Monday, September 21, 2015

Running a Critique Group for Writers

In the last blog I showed how to start your own critique group, for free (and your "free" time), at your local library. Let's talk about its components and your role.

Your role is to facilitate and educate. You need a few rules to guide the session because you'll have limited time in a 2 or 3-hour group. Depending on the number of pieces to be read, the main goal is to give everyone an equal chance to share and receive feedback. And, when time allows, to share your piece. As a general rule, I limit pieces to 12-1500 words or fewer, which takes10 minutes, and then 10 minutes more for feedback. 

Here's my basic rules, which are flexibly applied and interchangeable (definitely NOT rigid questions):
1. If not obvious, ask "How did the piece resonate with you? Did it reach your mind as well as heart? 
2. Did it hold your interest? Did it flow naturally and believably?
3. Did the piece raise unanswered questions or did it satisfy your need to know? For example, were the characters motivations clear?
4. Can you give SPECIFIC examples of what worked well? Or that might improve the story, such as content, phrasing or word suggestions?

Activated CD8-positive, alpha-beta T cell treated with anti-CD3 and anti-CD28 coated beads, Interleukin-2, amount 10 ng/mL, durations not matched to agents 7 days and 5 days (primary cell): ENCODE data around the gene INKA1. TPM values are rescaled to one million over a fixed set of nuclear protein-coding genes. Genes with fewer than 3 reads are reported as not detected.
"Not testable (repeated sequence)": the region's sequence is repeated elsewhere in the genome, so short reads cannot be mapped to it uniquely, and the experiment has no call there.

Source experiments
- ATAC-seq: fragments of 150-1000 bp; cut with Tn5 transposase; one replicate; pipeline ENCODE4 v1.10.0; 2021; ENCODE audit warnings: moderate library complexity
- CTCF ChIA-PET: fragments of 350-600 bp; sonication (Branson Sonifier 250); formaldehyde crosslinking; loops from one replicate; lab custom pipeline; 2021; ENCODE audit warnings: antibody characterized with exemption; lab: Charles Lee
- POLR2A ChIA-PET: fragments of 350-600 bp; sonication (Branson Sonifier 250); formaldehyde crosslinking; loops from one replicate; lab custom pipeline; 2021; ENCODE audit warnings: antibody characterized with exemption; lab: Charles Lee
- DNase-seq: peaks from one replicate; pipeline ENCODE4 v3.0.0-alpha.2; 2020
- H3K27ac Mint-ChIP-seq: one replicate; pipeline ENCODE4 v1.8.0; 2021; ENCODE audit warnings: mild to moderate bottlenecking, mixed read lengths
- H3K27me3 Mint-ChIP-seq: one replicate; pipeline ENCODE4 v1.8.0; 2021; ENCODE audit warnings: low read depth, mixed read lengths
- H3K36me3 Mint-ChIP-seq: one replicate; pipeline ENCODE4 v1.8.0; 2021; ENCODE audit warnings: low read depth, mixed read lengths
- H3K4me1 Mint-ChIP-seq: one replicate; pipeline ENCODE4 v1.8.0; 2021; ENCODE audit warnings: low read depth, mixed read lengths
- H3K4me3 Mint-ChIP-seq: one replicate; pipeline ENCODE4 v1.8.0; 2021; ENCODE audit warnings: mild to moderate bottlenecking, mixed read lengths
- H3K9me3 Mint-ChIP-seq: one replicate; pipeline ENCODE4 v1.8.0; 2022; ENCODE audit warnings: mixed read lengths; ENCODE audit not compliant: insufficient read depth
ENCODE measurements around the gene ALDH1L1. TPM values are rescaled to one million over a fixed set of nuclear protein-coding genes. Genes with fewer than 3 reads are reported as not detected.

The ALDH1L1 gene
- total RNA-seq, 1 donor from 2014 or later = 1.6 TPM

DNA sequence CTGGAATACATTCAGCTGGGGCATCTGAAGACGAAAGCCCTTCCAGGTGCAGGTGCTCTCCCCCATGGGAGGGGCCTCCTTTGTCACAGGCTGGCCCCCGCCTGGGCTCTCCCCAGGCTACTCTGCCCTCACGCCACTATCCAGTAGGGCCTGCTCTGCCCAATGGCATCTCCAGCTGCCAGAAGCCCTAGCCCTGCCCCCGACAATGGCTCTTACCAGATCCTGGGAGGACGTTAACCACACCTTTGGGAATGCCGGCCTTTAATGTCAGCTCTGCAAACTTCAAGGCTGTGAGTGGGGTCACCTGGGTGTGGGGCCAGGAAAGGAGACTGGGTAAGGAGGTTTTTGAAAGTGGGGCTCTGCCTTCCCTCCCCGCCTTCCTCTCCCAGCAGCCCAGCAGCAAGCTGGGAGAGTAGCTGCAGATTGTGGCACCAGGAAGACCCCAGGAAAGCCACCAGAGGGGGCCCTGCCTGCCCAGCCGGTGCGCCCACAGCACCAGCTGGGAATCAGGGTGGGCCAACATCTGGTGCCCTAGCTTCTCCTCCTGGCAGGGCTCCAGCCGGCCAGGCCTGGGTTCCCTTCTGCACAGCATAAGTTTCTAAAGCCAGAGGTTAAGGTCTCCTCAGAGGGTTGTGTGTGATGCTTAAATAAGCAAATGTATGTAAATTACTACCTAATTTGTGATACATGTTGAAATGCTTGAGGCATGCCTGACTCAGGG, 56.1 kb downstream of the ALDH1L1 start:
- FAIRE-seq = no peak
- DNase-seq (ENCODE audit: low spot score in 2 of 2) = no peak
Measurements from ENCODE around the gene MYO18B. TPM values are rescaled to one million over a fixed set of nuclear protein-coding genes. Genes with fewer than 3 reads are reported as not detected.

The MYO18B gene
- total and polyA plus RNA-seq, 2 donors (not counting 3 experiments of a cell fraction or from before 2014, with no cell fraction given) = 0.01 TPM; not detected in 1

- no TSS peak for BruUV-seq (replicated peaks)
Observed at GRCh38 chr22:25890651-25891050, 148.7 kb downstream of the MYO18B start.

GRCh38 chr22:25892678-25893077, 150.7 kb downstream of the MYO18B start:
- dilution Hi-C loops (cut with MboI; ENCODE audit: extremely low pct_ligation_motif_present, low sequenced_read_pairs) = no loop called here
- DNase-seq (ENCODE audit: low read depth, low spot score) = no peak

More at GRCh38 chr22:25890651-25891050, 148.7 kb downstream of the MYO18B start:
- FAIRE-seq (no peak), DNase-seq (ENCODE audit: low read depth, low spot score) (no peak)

5. Would you want to hear more? (Especially of part of a chapter.) 

Often, before a reader reads, I'll ask, "Do you have any questions for us? Things you want us to know or things you want us to look for?" (For example, often the writer needs a better title.)

The keys to success are:
Accepting all levels of writing from shitty first drafts to fully polished. Accepting other forms, like poetry. BEING FLEXIBLE BUT FIRM.

By firm I mean holding up a Timeout signal when speakers digress and get distracted in their own experiences of the same event or emotion, even tho, initial reactions are great for seeing the impact of the piece on listeners.

There's more you can do as well, such as assigning writing prompts and sharing craft chats, which I'll share next.

Best
Rod


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